The Sevilleta LTER supports a long-term, integrated, interdisciplinary research program addressing key hypotheses on pattern and process in aridland ecosystems. Sevilleta LTER research includes studies in desert grassland and shrubland communities, and riparian and mountain forests emphasizing pulse driven processes in space and time. Key drivers (e.g., climate, fire, water, resource availability) govern dynamics in each landscape component. Our focus on how biotic and abiotic drivers affect spatial and temporal dynamics of aridland ecosystems allows us to conduct long-term research that addresses important basic theories and yet has significant relevance to regional, national and international priorities.
The Sevilleta LTER Project is located about 80 kilometers south of Albuquerque, New Mexico, in and around the Sevilleta National Wildlife Refuge (SNWR). The Refuge, which is managed by the US Department of the Interior, Fish and Wildlife Service, and its surroundings, are positioned at the intersection of several major biotic zones: Chihuahuan Desert grassland and shrubland to the south, Great Plains grassland to the north, Piñon-Juniper woodland in the upper elevations of the neighboring mountains, Colorado Plateau shrub-steppe to the west, and riparian vegetation along the middle Rio Grande Valley.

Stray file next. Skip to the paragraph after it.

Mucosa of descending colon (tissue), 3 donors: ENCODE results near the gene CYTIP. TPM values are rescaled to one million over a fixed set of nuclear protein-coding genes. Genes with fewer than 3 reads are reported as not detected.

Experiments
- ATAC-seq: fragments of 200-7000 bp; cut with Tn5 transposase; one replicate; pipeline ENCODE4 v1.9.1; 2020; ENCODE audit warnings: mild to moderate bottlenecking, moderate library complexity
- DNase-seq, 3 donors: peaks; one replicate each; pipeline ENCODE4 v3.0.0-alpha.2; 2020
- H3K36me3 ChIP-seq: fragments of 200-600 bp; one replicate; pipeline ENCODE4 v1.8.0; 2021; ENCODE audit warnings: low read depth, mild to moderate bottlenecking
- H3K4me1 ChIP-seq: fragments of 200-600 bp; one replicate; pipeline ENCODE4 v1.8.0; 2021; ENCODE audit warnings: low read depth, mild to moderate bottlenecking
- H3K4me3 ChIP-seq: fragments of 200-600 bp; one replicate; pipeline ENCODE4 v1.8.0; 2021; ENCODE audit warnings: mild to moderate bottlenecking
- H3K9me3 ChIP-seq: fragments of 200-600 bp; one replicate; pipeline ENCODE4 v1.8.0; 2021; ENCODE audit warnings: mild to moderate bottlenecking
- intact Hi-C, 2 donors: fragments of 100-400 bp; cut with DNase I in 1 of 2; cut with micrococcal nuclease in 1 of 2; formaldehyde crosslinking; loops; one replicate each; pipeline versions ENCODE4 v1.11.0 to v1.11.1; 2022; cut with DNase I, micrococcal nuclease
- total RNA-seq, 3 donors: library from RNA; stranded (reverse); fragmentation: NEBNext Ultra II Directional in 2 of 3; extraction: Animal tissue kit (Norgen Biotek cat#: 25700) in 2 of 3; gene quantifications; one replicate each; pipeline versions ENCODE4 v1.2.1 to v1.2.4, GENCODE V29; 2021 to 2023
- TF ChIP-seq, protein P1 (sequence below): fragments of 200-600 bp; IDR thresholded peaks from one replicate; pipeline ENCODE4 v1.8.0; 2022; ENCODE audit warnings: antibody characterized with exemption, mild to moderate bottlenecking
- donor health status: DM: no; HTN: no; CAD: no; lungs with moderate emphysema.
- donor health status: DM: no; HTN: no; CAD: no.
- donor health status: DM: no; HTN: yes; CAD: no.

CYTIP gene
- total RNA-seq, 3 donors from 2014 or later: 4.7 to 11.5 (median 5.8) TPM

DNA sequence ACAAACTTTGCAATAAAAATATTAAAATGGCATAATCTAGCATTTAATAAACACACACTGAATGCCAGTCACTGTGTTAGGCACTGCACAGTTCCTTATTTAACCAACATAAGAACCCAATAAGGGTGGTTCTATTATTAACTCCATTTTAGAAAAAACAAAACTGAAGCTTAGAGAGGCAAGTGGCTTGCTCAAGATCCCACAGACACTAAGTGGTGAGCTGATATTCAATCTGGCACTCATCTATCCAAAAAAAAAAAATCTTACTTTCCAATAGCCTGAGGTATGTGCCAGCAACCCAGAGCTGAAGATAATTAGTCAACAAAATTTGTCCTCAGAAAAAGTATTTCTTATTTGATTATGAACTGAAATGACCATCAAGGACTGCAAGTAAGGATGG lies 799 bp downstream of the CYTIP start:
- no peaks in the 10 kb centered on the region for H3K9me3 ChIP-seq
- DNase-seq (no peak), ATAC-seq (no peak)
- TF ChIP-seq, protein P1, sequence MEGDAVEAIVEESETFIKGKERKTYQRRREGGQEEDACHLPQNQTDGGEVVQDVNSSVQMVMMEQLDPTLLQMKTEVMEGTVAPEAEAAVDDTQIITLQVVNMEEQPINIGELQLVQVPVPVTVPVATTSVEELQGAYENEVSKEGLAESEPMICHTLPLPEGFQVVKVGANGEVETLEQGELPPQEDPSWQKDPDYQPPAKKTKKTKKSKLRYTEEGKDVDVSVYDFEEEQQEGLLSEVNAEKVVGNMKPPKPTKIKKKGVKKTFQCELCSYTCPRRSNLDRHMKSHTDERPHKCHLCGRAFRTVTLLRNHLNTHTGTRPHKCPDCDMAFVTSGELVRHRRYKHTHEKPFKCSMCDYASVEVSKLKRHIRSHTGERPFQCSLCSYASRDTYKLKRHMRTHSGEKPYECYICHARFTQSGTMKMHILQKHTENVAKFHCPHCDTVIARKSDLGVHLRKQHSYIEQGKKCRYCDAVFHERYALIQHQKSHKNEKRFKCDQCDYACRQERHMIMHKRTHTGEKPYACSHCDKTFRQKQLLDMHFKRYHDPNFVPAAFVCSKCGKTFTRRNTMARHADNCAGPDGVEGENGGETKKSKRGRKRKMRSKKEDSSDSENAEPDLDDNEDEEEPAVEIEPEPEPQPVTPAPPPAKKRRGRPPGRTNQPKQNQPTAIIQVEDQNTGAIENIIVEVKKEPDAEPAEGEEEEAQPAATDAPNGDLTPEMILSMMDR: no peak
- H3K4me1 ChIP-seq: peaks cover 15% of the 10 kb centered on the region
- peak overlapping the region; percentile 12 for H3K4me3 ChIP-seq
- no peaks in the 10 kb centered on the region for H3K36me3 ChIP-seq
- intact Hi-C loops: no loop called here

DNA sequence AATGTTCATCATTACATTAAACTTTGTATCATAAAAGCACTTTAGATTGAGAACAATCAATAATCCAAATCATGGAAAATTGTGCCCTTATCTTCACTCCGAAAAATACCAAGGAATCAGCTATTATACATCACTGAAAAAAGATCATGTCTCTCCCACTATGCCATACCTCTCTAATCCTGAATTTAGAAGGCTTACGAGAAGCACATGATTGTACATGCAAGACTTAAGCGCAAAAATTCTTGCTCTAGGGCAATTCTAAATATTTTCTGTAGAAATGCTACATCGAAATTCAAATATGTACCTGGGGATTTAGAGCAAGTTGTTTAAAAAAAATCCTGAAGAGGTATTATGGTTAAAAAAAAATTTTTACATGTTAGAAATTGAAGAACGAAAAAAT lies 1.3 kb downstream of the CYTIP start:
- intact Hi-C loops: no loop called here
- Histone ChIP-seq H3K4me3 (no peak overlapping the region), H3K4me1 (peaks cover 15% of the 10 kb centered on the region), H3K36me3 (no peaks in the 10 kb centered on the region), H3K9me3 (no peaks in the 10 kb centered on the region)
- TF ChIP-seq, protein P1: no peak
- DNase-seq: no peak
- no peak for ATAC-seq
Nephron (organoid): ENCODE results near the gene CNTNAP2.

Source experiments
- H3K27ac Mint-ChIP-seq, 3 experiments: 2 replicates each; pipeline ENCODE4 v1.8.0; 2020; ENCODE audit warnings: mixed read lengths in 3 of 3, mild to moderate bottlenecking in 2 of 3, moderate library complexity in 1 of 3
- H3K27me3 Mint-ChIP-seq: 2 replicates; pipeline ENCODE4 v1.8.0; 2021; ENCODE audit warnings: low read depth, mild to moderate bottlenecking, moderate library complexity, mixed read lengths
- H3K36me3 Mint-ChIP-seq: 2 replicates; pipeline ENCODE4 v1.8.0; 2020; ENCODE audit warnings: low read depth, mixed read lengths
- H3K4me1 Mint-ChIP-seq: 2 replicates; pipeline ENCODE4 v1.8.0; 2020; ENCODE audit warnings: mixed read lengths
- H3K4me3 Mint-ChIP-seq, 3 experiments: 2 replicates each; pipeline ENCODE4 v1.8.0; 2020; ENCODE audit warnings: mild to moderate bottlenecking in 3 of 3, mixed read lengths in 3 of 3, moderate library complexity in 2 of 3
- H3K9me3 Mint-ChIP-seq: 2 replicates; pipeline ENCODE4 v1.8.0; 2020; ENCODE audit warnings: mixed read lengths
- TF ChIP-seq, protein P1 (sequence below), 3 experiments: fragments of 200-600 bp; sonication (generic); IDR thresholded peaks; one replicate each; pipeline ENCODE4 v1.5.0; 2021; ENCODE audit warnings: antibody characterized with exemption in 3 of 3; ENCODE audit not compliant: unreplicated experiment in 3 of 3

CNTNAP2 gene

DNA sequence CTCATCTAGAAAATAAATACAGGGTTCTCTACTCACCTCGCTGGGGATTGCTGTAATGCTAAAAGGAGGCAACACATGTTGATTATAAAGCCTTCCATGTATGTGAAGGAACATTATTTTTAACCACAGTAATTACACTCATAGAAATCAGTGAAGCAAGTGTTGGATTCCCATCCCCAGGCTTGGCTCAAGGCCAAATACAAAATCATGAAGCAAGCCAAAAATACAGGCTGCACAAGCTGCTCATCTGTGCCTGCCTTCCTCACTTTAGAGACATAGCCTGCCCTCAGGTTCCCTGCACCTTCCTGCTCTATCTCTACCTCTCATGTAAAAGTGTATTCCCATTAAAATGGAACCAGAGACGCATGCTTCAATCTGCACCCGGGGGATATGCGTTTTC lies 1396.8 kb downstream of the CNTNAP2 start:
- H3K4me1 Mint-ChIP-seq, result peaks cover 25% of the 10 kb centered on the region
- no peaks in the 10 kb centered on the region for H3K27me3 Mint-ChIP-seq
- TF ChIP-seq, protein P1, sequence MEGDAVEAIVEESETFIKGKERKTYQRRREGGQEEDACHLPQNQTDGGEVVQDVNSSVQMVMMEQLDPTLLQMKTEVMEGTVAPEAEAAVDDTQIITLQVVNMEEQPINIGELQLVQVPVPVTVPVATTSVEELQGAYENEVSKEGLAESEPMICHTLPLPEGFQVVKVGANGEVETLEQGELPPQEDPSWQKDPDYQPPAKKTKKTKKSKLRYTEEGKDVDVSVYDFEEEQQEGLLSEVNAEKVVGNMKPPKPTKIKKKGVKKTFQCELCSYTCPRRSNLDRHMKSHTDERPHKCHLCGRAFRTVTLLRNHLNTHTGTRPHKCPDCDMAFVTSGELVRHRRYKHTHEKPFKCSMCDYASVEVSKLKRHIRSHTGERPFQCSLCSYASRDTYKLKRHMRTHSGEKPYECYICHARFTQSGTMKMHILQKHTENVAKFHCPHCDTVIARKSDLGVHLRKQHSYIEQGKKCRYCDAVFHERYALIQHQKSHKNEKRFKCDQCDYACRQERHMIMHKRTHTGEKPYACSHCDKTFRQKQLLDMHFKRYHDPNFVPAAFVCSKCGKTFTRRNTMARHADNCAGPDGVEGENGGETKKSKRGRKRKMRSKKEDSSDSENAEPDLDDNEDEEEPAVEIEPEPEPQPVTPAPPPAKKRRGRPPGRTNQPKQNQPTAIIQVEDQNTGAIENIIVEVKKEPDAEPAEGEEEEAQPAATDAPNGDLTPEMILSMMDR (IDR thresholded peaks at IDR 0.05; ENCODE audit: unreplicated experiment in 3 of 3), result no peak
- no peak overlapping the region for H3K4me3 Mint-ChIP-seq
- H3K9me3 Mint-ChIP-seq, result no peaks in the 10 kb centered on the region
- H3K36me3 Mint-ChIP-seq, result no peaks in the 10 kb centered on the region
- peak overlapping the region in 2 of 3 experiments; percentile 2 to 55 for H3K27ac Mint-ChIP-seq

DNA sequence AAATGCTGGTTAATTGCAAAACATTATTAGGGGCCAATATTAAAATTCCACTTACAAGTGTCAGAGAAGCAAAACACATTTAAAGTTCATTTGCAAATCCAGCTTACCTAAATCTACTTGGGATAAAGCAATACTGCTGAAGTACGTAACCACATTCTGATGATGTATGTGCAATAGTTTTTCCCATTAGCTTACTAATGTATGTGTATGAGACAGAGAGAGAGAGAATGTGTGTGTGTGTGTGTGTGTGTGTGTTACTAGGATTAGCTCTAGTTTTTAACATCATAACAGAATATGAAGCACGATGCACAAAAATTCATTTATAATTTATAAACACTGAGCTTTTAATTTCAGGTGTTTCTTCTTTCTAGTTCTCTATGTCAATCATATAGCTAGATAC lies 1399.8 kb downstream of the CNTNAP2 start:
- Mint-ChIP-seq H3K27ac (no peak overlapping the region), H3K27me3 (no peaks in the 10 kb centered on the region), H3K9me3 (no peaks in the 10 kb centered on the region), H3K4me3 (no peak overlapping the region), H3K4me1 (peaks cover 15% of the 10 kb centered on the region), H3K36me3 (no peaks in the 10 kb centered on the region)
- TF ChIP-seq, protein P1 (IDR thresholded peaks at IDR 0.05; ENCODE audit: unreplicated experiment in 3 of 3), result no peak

Because of the confluence of these major biotic zones, the Sevilleta NWR presents an ideal setting to investigate how climate variability and environmental change act together to affect ecosystem dynamics at biotic transition zones. Moreover, the rapid growth and expansion of the City of Albuquerque and its suburbs to the north increasingly will have an impact on ecosystem processes at the Sevilleta, and these urban forces will interact with climatic variation to catalyze change in this aridland region.